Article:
“Gutter” by Sitcom: Poppy, Angsty Grunge


Philadelphia-based artist Sitcom has blended modern production with a 90s-esque angst, resulting in a grungy sound reminiscent of bands like Weezer. Sitcom’s new track “Gutter” puts the listener in a particular headspace, and through creative instrumentation and a very dynamic bridge, makes the listener feel the angst of the artist. 

The musical aspect of the track is very strong. The first verse introduces the listener to the light acoustic guitar riff that will continue throughout the track. The most impressive part of the song in my opinion, the one that textures the whole track and leaves the listener with something after the song ends, is the heavily distorted guitar riffs.

These heavy, dark, distorted electric guitar chords are present throughout the whole track, keeping rhythm within the song itself, and also setting the mood.

I also enjoyed the canned, enclosed sound of the drums, and how the drums, up until the bridge, kept a simple beat, not trying to distract from the song’s other moving parts. Where “Gutter” really shines is in the bridge. The song’s bridge is fantastic, with a chaotic drum solo, wailing sirens, uncomfortable synth sounds, rapid crunchy guitar chords, and no vocals at all. The bridge engages with you so quickly and leaves you with something to remember after the song is finished.

I think what plagues a lot of indie rock like “Gutter” is forgettability. Especially in today’s music scene with so much saturation, getting heard and standing out is becoming harder and harder. Thanks to such a unique bridge however, I think that “Gutter” has a little something extra to make it stand above the rest.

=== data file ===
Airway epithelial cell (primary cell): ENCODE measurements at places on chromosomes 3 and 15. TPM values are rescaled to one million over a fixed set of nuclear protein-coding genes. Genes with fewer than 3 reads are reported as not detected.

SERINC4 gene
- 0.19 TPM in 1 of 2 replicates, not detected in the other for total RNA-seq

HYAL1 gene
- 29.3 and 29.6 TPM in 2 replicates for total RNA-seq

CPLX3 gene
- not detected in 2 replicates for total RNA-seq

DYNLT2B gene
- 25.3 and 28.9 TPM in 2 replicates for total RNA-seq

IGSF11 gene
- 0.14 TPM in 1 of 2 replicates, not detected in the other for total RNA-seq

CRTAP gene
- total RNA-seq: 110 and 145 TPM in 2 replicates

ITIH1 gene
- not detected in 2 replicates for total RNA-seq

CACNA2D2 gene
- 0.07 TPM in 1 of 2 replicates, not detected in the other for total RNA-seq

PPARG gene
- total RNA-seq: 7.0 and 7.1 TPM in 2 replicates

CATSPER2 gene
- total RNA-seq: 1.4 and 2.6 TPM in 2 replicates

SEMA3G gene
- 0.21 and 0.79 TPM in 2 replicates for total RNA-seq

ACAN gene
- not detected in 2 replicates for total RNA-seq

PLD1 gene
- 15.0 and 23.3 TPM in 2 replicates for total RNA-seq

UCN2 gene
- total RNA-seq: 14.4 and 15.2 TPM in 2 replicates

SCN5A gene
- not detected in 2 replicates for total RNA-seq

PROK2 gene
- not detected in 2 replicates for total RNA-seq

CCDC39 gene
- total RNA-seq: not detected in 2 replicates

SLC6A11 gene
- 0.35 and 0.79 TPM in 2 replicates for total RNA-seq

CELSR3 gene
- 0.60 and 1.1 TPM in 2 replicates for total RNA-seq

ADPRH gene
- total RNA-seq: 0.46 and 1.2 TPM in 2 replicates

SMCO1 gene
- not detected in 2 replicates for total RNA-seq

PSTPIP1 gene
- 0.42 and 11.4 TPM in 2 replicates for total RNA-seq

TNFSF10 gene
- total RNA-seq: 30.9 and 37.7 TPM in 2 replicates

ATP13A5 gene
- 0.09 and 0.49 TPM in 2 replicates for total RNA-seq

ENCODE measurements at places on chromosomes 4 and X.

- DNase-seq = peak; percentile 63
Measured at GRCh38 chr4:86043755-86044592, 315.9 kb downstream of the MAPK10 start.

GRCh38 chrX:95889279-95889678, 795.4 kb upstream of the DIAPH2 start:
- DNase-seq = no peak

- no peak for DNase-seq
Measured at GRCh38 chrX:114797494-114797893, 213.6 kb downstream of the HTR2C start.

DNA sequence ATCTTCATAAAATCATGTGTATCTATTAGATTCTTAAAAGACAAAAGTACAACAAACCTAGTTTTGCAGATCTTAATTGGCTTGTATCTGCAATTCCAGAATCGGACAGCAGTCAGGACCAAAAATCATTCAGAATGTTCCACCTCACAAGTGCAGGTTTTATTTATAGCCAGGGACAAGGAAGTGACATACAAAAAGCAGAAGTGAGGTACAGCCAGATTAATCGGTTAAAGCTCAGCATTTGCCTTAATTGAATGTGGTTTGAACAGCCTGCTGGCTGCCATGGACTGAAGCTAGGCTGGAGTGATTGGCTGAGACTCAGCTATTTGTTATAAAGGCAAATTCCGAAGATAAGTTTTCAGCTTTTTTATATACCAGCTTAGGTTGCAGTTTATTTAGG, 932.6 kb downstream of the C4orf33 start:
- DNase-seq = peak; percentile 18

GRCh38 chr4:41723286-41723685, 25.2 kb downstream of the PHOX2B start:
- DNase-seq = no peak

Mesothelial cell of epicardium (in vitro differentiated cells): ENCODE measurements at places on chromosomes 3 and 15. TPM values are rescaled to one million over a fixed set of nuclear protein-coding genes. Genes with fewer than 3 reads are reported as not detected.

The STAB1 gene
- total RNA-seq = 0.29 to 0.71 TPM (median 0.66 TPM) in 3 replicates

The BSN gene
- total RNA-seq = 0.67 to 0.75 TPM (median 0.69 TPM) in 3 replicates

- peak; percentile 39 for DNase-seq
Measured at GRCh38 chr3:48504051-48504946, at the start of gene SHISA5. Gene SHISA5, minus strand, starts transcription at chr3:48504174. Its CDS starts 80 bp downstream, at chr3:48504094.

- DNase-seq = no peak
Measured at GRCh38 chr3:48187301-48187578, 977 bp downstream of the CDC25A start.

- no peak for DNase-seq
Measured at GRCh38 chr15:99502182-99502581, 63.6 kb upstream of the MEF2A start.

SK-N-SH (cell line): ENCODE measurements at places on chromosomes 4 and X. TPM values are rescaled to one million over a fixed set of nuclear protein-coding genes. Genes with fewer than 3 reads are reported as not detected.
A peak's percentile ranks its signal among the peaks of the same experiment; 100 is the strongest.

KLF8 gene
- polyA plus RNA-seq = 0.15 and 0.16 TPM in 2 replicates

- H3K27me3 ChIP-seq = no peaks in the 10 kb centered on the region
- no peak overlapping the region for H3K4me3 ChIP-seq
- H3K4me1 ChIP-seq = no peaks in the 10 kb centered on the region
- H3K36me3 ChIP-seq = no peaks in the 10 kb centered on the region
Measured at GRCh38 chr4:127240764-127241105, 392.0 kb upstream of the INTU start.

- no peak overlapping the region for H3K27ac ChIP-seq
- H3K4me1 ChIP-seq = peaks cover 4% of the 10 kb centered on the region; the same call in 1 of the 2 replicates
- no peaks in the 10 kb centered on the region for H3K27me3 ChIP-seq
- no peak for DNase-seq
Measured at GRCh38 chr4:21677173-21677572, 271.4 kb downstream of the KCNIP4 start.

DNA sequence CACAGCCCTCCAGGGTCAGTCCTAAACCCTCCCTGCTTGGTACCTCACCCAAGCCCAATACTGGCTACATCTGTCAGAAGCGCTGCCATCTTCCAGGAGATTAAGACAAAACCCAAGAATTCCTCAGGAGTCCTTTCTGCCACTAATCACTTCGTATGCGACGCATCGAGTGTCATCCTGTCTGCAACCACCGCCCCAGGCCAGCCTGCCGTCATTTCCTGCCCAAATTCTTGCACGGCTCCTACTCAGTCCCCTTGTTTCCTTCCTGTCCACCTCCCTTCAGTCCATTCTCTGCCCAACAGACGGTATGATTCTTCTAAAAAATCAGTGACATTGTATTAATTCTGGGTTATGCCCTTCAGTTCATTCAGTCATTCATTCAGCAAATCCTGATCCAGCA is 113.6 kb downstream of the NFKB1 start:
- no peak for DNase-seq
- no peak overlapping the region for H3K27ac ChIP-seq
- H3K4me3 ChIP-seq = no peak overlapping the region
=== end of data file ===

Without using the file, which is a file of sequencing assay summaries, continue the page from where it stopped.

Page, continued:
The vocal performance of “Gutter” delivers with that angsty pop-punk/grunge drone.

The majority of the lyrics are sung without any inflection, giving the vocals a very DIY and apathetic feeling. Of course, with a title like “Gutter” and a chorus like “I’m in the gutter again,” I think that apathy and disillusionment are the feelings that the artist is trying to capture.

The vocals on “Gutter” remind me so much of Weezer’s “Beverly Hills,” and I am happy to say that the 2000s angst never went out of style. The lyrics seem to tell the story of a romantic interest that pays no attention to the narrator, causing much psychological distress. There are also interesting lines that seem to have political undertones. Lines like: “Honey’s making time, making good good money, making fun of who she was when she believed in this country.”

The political undertones do not really seem to be fleshed out in the song at all, making the aforementioned line all the more peculiar and attention-grabbing. 

Sitcom delivers again with the indie-rock track “Gutter.” Everything about this track, from the production to the vocals, to the music video, fits into the aesthetic and the message that is being communicated.

What sets tracks apart is cohesiveness in all aspects, and I think that Sitcom did a great job creating a song that is whole.


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